Britten began learning the viola aged around 9 or 10 and composed a number of early pieces for it, including a sonata in 1926. In later life, however, the only piece that exists for solo viola is the beautiful Lachrymae where it is accompanied by piano. It was composed for the Scottish violist William Primrose, whom Britten encountered during a visit to the USA In 1949. The story goes that Britten promised Primrose a new piece, partly to persuade the player to perform at the Aldeburgh Festival, forgot all about it then composed it overnight following a telephone reminder from Primrose. Such haste is scarcely evident in this haunting and cleverly worked-out piece.
As Josh Hayward outlines in the film, the piece is a series of variations with the theme delivered at the end, rather than being heard first. As such, the variations hint at the main themes – an air by John Dowland – before it emerges in full. (Britten used the same technique several years later in his Nocturnal for solo guitar, also based on a Dowland air.)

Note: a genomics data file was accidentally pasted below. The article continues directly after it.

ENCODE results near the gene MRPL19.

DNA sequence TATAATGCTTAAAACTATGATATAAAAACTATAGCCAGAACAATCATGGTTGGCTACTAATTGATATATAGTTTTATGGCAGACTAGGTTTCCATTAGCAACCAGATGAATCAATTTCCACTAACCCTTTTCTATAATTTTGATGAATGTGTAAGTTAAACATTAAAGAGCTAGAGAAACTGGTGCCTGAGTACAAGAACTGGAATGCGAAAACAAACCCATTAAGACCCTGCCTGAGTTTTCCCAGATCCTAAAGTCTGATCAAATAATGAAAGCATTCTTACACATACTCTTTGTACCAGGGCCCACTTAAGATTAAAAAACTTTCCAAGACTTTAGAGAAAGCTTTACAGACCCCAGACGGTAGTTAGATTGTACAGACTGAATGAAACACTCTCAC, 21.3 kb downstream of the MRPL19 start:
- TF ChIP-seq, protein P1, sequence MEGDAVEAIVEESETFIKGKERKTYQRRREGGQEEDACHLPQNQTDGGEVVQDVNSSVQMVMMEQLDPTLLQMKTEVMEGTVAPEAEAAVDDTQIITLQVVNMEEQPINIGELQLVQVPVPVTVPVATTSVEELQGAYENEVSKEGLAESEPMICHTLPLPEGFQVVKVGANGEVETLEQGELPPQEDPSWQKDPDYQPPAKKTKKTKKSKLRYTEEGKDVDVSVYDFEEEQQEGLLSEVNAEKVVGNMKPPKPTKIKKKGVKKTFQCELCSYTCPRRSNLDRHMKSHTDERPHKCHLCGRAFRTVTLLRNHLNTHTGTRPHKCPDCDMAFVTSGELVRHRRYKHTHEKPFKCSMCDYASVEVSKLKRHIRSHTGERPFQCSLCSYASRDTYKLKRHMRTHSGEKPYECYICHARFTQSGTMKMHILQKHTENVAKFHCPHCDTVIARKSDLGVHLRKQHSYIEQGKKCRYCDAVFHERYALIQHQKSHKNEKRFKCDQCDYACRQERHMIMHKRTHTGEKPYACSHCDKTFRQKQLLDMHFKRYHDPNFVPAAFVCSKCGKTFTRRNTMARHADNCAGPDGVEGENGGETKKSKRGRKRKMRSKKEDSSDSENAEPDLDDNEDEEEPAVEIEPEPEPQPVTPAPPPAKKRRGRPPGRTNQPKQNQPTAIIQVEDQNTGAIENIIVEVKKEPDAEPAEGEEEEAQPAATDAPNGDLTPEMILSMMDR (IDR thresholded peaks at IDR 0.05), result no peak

The viola Josh is playing has its own story. Britten’s first composition teacher Frank Bridge gave it to him as he was leaving for the USA in 1939. Bridge was a fellow viola player, and in many ways Britten’s career followed in the footsteps of his mentor: composer, conductor, entrepreneur and active musician. We have been paying tribute to their relationship in a short recital series, Bridge & Britten, and all three concerts showcase the viola they shared. In a short film introducing the series, Josh Hayward discusses how moving it is to play on the instrument that inspired both composers: the way in which this human connection can bring you closer to the creators, and to the music itself.